BART Strike Provides Lessons for Creating a Resilient Bay Area

As news reports indicate, the recent BART strike made a mess out of the Bay Area's morning and evening commutes. For planning think tank SPUR, it has helped to illustrate significant gaps in the region's transportation infrastructure.

"For a group like SPUR — one that works to promote transit, walking and biking as primary forms of mobility — there’s no question that a transit strike is a major setback. It instills in people the sense, consciously or unconsciously, that they cannot count on transit being there when they need it."

But with auto demand on highway links like the Bay Bridge already exceeding capacity, say Gabriel Metcalf and Ratna Amin, the need for reliable public transit is significant, and growing.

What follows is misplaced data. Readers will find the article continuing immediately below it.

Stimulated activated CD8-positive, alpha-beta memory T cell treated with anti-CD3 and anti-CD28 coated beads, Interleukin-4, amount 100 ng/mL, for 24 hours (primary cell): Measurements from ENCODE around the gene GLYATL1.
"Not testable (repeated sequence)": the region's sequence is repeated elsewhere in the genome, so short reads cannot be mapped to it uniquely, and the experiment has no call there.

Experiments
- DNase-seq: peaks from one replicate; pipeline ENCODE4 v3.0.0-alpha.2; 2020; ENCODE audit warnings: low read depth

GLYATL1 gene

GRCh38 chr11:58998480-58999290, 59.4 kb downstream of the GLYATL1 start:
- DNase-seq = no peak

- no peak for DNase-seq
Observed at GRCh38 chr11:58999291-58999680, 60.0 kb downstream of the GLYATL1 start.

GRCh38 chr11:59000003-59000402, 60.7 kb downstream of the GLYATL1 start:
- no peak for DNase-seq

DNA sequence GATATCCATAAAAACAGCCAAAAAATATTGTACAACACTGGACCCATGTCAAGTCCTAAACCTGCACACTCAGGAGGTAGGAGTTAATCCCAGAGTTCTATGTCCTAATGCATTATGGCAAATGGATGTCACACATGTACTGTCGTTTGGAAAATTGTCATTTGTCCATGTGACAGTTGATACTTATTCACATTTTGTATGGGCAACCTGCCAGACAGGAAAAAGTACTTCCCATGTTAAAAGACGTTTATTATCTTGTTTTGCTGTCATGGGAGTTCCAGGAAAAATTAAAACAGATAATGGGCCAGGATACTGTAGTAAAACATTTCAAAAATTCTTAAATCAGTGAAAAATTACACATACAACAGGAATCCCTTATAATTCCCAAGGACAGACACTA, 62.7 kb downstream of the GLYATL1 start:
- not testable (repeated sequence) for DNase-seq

"Assuming we are not going to add more road capacity on these corridors, we actually need transit to carry significantly more people each year than it did the year before," note the authors, who outline four important lessons for the Bay Area's broader transit agenda:

  1. The Need for Redundancy
  2. Transportation Requires Communication
  3. The Benefits of Workplace Flexibility
  4. The Need for Complete Communities

Full Story: What the BART Strike Means for the Regional Transit Agenda


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